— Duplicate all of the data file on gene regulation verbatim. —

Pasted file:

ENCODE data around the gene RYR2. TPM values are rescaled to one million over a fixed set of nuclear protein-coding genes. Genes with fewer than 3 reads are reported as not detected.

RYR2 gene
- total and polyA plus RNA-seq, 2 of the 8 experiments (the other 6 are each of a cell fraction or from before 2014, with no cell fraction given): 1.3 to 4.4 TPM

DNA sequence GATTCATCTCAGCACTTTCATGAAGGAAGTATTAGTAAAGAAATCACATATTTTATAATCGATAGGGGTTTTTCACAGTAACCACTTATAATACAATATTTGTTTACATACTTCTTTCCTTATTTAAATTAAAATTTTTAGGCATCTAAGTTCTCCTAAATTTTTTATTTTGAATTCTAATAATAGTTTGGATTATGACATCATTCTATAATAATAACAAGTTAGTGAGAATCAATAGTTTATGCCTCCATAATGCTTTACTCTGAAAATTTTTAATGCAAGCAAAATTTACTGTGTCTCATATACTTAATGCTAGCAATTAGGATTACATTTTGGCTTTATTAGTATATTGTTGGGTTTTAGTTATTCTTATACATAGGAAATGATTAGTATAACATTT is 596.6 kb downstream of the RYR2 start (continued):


ENCODE data around the gene RYR2. TPM values are rescaled to one million over a fixed set of nuclear protein-coding genes. Genes with fewer than 3 reads are reported as not detected.

RYR2 gene
- total and polyA plus RNA-seq, 2 of the 8 experiments (the other 6 are each of a cell fraction or from before 2014, with no cell fraction given): 1.3 to 4.4 TPM

DNA sequence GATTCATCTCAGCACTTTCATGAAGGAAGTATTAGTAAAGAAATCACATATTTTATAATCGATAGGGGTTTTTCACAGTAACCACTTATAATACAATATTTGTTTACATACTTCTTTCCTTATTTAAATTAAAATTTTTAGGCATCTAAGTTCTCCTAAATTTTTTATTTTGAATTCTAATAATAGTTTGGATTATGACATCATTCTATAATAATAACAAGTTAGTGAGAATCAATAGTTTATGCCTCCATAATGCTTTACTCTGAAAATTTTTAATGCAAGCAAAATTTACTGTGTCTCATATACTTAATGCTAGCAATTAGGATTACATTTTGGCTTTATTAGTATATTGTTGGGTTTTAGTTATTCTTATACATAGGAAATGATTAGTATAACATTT is 596.6 kb downstream of the RYR2 start (continued):